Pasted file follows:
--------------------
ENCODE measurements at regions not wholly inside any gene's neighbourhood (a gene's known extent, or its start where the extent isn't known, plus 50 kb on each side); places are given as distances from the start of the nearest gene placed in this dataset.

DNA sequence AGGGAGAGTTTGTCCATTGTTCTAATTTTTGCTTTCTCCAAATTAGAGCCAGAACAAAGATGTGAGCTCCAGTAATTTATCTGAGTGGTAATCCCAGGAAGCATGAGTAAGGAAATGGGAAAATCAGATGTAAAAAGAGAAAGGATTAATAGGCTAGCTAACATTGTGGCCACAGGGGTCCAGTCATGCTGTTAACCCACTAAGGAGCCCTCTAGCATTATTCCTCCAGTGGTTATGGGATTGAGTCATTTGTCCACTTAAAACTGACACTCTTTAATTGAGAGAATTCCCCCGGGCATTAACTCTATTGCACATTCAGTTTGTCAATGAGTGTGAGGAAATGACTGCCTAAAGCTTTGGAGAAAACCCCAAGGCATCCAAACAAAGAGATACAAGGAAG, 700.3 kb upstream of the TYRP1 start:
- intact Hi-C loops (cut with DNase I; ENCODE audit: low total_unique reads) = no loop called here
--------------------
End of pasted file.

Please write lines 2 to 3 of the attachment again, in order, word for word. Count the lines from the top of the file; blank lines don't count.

DNA sequence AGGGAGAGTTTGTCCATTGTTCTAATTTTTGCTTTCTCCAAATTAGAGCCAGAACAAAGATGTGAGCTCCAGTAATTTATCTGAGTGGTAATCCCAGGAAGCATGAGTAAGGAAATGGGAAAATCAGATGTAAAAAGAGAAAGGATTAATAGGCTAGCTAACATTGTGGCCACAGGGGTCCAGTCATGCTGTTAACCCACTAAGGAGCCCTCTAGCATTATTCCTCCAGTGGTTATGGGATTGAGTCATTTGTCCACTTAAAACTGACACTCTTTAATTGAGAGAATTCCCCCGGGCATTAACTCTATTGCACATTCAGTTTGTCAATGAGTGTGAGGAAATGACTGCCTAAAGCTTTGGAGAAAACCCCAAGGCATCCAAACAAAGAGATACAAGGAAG, 700.3 kb upstream of the TYRP1 start:
- intact Hi-C loops (cut with DNase I; ENCODE audit: low total_unique reads) = no loop called here